The Record - Issue 21: Summer 2021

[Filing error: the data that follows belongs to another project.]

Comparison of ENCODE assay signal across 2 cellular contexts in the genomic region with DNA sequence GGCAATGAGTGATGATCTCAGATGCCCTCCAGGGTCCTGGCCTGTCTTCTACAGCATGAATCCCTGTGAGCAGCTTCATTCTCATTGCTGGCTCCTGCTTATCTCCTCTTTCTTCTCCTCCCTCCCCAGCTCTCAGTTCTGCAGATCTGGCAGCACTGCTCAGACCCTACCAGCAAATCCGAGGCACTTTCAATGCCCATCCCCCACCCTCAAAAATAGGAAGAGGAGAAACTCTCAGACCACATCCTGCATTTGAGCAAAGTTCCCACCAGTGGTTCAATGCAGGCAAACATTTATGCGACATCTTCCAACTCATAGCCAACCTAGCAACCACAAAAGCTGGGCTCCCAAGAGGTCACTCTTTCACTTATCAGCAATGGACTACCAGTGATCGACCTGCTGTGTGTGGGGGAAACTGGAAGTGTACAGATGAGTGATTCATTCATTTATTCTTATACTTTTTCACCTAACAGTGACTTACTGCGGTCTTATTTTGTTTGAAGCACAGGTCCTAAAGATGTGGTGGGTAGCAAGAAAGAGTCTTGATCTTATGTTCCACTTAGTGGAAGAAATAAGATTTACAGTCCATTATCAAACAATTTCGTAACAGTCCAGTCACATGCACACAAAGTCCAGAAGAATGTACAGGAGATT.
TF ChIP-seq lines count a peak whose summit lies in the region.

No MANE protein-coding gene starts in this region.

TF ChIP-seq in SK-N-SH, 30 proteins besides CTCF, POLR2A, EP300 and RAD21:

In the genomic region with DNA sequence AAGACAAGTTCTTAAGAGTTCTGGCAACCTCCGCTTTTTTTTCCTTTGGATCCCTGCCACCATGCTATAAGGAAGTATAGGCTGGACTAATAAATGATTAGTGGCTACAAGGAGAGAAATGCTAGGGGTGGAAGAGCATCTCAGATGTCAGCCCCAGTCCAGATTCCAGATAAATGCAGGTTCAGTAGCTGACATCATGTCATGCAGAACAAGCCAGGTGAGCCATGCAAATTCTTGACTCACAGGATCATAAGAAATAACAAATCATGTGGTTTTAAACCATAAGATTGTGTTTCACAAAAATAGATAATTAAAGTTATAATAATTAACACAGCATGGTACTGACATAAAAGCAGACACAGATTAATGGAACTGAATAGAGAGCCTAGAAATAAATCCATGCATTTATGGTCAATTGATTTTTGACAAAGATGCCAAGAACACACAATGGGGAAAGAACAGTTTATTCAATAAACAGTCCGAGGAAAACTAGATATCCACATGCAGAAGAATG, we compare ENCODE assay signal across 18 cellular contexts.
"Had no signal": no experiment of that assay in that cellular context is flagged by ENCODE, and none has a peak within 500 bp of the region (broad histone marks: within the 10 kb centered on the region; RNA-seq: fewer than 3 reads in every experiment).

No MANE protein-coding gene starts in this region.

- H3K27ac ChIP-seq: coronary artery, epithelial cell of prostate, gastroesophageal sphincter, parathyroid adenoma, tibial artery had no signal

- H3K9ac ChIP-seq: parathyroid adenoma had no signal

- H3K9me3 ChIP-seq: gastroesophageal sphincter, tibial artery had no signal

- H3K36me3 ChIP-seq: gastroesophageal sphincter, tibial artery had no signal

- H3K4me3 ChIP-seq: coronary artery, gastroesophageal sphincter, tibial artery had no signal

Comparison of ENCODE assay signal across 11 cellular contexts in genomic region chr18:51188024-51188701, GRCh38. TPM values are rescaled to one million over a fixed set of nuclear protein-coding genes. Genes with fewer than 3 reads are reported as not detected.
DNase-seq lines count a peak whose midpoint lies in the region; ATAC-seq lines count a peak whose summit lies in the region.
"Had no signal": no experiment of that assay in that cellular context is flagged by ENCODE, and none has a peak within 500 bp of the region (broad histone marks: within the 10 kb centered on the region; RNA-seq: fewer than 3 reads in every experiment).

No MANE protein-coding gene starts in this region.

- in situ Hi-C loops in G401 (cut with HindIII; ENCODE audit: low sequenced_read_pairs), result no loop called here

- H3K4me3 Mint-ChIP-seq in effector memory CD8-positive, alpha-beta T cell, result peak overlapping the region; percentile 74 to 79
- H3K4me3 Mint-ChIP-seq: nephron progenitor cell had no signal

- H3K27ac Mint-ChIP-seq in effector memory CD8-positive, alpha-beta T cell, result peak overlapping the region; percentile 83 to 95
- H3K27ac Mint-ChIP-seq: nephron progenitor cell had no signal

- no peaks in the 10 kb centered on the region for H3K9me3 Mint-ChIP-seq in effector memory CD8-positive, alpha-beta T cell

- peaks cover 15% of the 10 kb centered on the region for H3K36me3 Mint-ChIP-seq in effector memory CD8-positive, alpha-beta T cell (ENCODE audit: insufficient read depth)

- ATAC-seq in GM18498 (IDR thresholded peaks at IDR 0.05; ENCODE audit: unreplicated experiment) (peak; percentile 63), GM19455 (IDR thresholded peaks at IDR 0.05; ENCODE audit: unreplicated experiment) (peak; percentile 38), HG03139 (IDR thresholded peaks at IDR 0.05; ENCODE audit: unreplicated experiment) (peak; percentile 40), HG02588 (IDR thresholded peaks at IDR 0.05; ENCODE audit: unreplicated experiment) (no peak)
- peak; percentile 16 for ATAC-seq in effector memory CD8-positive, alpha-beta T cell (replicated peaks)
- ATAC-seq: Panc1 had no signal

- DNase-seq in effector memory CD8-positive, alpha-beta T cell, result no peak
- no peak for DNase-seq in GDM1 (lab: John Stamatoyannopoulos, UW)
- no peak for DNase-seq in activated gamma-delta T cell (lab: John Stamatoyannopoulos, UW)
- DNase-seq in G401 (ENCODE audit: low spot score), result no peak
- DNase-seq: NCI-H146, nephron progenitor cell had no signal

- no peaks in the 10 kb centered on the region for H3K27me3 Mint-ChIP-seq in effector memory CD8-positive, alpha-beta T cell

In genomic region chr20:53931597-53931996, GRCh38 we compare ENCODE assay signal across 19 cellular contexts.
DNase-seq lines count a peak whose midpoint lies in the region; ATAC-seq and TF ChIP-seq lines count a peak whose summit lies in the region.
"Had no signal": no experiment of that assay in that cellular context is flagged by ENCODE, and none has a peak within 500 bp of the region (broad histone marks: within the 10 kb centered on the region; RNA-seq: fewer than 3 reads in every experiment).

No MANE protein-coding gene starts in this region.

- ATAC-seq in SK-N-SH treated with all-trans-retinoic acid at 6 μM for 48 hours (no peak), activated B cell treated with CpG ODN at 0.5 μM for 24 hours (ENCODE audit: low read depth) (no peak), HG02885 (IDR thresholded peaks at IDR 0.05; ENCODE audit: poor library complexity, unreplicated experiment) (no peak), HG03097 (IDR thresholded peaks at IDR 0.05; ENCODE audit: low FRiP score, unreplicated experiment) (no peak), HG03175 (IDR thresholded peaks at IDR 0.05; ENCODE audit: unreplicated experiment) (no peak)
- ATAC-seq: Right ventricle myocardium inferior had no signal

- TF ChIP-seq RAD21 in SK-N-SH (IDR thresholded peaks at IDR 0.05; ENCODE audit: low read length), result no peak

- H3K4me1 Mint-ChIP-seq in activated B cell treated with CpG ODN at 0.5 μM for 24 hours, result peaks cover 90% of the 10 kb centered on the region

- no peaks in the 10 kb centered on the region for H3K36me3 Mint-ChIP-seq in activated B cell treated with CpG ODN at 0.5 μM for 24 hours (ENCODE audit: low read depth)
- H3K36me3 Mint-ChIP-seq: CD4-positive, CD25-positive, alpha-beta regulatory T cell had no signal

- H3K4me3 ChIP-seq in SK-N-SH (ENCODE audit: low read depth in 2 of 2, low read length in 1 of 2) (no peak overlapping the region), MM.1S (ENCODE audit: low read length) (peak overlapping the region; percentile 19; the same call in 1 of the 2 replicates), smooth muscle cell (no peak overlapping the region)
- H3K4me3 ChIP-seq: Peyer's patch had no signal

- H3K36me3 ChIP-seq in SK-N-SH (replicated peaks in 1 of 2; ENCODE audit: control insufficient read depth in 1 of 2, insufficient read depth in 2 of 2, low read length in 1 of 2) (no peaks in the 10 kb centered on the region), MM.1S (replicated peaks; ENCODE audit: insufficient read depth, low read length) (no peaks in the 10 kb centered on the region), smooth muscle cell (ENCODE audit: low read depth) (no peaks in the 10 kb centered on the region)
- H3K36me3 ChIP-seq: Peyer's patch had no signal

138 www. t e c h n o l o g y r e c o r d . c om W omen account for over 70 per cent of the health and social sector work- force, according to the World Health Organization. However, in the USA, only seven per cent of the leading health and life science start-ups were founded by women, based on data gleaned from Crunchbase. However, that seven per cent and their col- leagues from around the world are a tenacious, talented and gifted group of innovators. In my role at Microsoft, I have the pleasure of working with a cohort of female founders that are chang- ing how healthcare services are delivered. Hila Friedmann and Dr Liz O’Day are work- ing to improve how diseases are diagnosed and treated. Friedmann established Gynisus after a misdiagnosis resulted in a serious complica- tion for her co-founder. Her mission now is to empower healthcare stakeholders to save lives, money and time by predicting clinical implica- tions and associate those outcomes with finan- cial impacts. She has built a series of artificial intelligence (AI) models, called the SPAI plat- form, with the goal of reducing misdiagnoses. To her, being a founder is challenging, but she is clear on her mission to save lives and money while improving patient outcomes. O’Day was motivated to action by the experi- ence of watching her brother go through cancer treatment as a child. While earning her PhD at Harvard, she created a technology platform that combined genomics, metabolomics andmachine learning to identify signatures that differentiate patients who benefit from a drug and those that do not. O’Day knew this technology had real- world application and could help patients like her brother. While it wasn’t easy, she took the plunge and started Olaris. For O’Day, the biggest challenges involve fundraising. As a female sci- entist and CEO, she has had to overcome biases and work incredibly hard to demonstrate the value of her work. Rebecca Owens is also on a mission to change how cancer patients receive care. Her com- pany, Swellter, is designed to transform the physician-patient interaction through dynamic consent, disease-specific education and data sharing in real time. She feels strongly that today’s technological advancements and her solution can dynamically present information on potentially life-saving testing and treat- ments to both patients and physicians in real time. Owens echoes O’Day’s sentiments, as she too struggled with breaking into healthcare investment circles. Other women are also leading the change in healthcare innovation. Julia Regan, founder of RxLightning, is working to ensure that every patient gets accelerated access to the therapies they need by automating manual and arduous processes for prescribing and managing speci- ality medications. Since the firm’s inception in early 2020, Regan and her team have built and launched their software product, closed a fund- ing round and built out their team, enabling them to deliver to key enterprise customers in the USA. However, starting her company on the The female founders The number of women leading start-ups in healthcare is few but flourishing. Microsoft is supporting these women to transform the industry S A L LY F RANK : M I C ROSOF T “I have the pleasure of working with a cohort of female founders that are changing how healthcare services are delivered” V I EWPO I NT